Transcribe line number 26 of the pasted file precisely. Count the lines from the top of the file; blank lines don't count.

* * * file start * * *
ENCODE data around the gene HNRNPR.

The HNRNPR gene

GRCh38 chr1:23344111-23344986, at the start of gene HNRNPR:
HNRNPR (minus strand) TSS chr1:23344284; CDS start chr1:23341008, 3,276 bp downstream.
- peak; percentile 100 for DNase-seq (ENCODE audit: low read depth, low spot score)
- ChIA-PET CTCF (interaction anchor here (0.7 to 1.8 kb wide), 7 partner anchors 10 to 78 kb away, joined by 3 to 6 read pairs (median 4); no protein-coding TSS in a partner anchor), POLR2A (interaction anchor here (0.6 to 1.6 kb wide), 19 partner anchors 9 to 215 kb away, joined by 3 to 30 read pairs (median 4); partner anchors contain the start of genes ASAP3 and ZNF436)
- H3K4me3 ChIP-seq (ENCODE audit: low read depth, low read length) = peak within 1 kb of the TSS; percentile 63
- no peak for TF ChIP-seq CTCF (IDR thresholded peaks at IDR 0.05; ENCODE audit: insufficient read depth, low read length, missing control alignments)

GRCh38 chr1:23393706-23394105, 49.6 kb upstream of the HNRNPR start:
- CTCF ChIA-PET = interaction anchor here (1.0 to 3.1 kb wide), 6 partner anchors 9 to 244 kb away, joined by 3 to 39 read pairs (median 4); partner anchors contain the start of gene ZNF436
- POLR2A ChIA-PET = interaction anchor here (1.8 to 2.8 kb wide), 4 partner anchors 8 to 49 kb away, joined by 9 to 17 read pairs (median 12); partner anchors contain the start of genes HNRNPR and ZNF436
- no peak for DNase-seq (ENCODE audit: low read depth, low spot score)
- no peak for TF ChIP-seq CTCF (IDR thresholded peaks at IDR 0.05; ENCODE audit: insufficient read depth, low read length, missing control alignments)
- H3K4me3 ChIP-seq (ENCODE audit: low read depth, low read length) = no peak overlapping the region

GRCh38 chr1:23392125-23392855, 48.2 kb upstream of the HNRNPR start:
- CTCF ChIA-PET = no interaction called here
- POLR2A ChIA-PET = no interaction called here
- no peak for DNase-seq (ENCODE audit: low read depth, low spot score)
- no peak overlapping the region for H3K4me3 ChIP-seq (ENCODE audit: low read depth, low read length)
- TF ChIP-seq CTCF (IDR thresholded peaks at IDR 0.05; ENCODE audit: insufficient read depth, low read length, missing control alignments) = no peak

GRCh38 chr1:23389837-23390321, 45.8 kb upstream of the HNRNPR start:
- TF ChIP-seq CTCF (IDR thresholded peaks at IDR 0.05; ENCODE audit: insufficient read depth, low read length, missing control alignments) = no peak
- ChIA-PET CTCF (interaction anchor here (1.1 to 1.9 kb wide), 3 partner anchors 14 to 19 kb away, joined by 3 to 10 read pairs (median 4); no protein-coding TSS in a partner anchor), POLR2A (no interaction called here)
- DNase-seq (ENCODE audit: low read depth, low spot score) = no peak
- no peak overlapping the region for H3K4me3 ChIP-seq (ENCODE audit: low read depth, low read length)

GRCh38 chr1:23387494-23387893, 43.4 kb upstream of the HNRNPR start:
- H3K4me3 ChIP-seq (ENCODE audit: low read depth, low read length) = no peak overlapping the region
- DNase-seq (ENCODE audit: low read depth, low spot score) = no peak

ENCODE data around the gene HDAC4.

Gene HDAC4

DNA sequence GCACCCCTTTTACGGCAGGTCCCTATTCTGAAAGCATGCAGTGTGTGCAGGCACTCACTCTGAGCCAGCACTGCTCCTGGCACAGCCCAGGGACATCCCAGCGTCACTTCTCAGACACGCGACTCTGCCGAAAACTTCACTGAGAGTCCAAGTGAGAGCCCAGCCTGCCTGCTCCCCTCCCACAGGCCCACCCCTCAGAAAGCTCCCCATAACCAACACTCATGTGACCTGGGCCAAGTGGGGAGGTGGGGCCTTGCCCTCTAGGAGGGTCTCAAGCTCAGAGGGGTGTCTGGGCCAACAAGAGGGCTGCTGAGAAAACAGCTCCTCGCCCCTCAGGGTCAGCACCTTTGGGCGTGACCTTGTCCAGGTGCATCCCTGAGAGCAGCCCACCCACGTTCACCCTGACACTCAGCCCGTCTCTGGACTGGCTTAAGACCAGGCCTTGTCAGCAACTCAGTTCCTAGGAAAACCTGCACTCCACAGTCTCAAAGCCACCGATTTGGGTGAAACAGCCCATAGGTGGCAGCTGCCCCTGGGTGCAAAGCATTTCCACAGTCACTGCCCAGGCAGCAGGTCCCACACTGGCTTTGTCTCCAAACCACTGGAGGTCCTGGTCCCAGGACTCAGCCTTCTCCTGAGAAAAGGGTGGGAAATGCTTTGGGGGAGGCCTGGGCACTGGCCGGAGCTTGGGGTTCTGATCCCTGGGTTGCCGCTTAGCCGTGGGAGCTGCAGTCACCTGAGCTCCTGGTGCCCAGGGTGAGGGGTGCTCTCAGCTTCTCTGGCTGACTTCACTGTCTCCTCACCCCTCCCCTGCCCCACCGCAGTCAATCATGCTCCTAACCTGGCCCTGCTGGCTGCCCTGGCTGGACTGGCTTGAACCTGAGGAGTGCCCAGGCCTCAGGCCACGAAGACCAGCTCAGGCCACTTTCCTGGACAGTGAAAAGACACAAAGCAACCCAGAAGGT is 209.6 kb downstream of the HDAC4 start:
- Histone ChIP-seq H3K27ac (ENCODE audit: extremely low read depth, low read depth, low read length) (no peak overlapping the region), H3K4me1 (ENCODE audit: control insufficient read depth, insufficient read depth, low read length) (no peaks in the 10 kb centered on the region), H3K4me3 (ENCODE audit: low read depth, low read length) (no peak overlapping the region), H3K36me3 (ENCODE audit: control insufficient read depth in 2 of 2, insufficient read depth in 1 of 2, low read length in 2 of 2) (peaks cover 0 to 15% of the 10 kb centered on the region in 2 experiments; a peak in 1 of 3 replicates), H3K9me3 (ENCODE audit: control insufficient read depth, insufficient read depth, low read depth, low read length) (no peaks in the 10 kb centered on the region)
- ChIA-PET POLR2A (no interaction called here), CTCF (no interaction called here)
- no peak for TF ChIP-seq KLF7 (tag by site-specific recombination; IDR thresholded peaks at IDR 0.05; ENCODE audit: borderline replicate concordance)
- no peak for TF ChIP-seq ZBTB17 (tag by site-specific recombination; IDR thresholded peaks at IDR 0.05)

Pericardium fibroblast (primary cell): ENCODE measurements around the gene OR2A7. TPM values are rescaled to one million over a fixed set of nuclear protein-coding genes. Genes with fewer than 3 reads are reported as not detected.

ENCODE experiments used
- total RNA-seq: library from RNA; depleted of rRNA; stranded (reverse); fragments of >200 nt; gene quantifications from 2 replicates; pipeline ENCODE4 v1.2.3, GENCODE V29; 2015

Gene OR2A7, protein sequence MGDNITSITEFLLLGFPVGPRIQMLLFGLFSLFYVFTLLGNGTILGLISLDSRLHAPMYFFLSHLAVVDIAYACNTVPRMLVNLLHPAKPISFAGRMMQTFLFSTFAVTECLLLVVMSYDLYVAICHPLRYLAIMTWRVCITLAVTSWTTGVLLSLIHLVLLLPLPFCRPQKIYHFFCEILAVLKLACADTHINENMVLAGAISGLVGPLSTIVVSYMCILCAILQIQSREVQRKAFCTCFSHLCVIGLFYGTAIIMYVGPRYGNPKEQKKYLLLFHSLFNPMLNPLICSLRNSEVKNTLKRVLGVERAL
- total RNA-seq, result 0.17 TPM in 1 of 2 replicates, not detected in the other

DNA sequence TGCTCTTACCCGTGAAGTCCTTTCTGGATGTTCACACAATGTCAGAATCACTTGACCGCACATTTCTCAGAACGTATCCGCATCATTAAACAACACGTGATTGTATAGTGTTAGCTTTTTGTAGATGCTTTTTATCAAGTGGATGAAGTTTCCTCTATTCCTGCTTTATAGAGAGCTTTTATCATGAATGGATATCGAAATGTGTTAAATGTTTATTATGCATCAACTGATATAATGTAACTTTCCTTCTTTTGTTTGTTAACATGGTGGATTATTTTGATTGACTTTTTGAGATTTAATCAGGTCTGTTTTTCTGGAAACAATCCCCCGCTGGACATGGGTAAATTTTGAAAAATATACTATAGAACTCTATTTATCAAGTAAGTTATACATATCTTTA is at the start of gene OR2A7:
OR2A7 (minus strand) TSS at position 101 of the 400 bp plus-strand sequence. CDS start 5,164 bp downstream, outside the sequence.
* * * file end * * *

GRCh38 chr1:23387494-23387893, 43.4 kb upstream of the HNRNPR start: